Robot Baristas Help with Social Distancing in South Korea and Portland
- By John K. Waters
A robot barista is serving lattes in a cafe in Daejeon, South Korea, to help customers maintain social distancing, Reuters reported. The system, developed by a smart-factory solutions provider called Vision Semicon and a state-run science institute, combines a stationary robotic arm preparing the coffee drinks behind the counter with a mobile server roaming the café to deliver the hot beverages to the customers at their tables.
"Our system needs no input from people, from order to delivery, and tables were sparsely arranged to ensure smooth movements of the robots, which fits well with the current 'untact' (no contact) and distancing campaign," Lee Dong-bae, director of research at Vision Semicon, told the news service.
South Korea is slowly transitioning from intensive social distancing rules, moving toward what the government calls "distancing in daily life." The COVID-19 infected more than 11,000 people in that country and killed 267.
The system was designed to make can make 60 different types of coffee drinks, and it can communicate with, and transmit data to, other devices. The mobile component uses self-driving technology to navigate the café floor. A single human employee works at the cafe to oversee operations and handle cleaning tasks. The manufacturer and the scientific institute aim to supply at least 30 cafes with robots this year, Reuters reported.
A coffee shop in southwest Portland called In J Coffee , unveiled its own robot barista with a YouTube video, posted last week. The owners claimed to be the first in the US to automate this process with a mechanical arm operating the expresso machine. The coffee shop's owner and U.S. coffee-roasting champion Joe Yang told The Oregonian that he programmed the arm to create the perfect cup of coffee for each and every customer.
Although the robotic system deployed in the Daejeon café all but fully automated the operation, leaving little need for human intervention (or jobs), the coffee shop in Portland was an example of a different robotics trend: humans and robots working together. Robotic devices called collaborative robots (cobots) or intelligent assist devices are built with technology and software designed to make them safe to operate around humans. These devices utilize sensors and programming that allow them to sense when they have, for example, collided with a person working beside them on a factory floor. Some cobots require programming; others learn from their tasks and even from a human teacher showing them the ropes.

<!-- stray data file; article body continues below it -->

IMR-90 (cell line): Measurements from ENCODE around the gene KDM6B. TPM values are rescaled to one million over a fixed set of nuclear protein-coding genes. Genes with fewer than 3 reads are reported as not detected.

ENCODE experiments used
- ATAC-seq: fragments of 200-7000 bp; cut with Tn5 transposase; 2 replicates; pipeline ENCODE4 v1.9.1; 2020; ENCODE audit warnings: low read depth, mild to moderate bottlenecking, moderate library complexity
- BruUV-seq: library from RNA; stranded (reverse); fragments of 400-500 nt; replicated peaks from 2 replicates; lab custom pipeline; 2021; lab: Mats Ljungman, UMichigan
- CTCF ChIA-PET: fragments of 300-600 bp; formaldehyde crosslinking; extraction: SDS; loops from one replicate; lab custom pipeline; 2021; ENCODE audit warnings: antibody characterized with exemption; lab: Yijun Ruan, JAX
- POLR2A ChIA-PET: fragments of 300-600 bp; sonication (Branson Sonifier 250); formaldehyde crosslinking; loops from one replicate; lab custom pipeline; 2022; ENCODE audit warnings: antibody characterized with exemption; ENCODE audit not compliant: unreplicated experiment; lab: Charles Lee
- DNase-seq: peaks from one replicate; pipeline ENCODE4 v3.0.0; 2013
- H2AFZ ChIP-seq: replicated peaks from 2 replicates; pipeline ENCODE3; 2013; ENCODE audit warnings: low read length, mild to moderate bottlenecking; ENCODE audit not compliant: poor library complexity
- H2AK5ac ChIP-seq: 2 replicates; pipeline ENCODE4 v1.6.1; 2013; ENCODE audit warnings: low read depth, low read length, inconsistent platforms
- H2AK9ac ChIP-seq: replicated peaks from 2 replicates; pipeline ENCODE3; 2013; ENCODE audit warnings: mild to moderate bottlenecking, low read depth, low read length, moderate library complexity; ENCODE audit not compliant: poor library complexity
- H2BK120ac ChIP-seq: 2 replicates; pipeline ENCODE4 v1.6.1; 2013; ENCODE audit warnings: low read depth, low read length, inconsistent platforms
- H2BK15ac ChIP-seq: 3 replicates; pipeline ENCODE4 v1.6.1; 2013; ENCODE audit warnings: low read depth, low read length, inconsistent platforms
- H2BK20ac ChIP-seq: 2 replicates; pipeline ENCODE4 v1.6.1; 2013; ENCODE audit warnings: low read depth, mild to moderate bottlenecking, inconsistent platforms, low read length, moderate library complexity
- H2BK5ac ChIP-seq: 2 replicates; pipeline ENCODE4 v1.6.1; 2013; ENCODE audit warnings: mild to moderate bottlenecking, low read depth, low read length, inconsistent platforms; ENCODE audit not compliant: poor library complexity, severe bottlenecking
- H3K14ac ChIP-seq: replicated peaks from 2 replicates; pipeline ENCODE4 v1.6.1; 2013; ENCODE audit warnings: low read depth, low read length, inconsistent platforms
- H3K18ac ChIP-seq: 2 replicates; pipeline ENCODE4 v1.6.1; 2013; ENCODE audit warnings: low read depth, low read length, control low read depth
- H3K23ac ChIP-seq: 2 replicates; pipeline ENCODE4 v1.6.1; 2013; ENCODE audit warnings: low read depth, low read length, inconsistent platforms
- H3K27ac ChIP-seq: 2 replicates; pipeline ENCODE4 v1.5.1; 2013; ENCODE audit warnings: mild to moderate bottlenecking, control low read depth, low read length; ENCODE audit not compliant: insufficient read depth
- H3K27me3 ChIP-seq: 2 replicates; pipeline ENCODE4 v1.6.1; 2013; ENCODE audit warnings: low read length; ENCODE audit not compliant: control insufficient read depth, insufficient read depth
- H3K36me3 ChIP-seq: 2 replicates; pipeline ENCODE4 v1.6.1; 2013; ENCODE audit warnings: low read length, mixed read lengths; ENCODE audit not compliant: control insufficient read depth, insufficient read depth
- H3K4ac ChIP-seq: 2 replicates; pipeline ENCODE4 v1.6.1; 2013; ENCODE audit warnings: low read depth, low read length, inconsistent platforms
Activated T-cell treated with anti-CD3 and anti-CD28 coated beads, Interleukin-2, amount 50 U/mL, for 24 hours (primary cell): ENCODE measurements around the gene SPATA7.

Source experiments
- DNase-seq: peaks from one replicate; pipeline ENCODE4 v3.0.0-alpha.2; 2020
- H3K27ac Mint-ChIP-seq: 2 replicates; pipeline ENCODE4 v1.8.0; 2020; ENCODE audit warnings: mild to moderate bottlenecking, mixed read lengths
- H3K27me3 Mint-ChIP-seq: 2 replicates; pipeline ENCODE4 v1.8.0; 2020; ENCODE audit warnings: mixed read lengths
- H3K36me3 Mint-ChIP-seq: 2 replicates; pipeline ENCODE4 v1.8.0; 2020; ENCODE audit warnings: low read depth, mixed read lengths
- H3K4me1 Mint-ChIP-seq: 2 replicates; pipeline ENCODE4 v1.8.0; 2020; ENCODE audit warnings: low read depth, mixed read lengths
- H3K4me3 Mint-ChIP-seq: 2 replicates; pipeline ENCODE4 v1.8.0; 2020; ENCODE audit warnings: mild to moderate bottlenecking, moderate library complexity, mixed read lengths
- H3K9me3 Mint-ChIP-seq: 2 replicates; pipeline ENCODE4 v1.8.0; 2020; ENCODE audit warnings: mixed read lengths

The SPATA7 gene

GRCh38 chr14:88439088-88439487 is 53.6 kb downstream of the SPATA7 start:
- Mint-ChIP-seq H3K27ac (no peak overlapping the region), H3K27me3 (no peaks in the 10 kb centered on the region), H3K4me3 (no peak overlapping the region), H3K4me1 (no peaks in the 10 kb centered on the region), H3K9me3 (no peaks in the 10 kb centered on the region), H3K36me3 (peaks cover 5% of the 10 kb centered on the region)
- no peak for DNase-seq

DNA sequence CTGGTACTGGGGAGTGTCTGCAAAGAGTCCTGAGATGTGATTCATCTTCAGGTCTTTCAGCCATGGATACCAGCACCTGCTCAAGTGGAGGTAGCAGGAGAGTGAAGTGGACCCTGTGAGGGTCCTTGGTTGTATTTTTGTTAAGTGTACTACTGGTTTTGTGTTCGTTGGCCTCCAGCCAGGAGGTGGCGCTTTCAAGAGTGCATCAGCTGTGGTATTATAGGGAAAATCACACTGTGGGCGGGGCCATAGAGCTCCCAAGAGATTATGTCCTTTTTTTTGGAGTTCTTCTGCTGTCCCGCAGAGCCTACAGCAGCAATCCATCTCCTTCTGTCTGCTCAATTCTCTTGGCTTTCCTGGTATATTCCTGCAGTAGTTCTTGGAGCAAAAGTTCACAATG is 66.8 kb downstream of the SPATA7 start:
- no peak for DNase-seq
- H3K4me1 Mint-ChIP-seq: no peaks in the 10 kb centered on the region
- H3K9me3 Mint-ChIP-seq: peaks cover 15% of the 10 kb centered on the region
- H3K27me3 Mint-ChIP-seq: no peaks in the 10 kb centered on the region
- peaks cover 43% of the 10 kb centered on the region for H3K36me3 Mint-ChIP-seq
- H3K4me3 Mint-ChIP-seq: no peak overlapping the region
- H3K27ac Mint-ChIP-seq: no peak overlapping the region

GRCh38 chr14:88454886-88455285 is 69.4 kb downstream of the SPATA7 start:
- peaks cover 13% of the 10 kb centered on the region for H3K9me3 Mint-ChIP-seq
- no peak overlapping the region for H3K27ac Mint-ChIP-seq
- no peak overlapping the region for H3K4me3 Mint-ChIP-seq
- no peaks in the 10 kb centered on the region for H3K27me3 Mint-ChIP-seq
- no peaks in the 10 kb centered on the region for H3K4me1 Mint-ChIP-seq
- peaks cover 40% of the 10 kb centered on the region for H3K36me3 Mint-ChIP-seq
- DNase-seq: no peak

They're appearing mainly in industrial manufacturing and healthcare settings. In fact, the automotive industry and healthcare are the top two segments with the greatest share of the cobot market, according to a recent report by analysts at Research Dive'. They expect the cobot market to grow by 42 percent over the next five years, reaching $8,840.5 million by the end of 2026.
"The major concept is grouping of robots with humans to significantly improve performance, productivity, and safety of the product, as long as the work is optimally shared," the report states. "Human and robot collaboration provides various levels of human and automation intervention where the tasks are partially automated if a fully automation process is complex. The safety features of cobots are velocity monitoring, workspaces and safeguard zones, collision detection, tool detection, and other benefits."
John K. Waters is the editor in chief of a number of Converge360.com sites, with a focus on high-end development, AI and future tech. He's been writing about cutting-edge technologies and culture of Silicon Valley for more than two decades, and he's written more than a dozen books. He also co-scripted the documentary film Silicon Valley: A 100 Year Renaissance, which aired on PBS. He can be reached at email@example.com.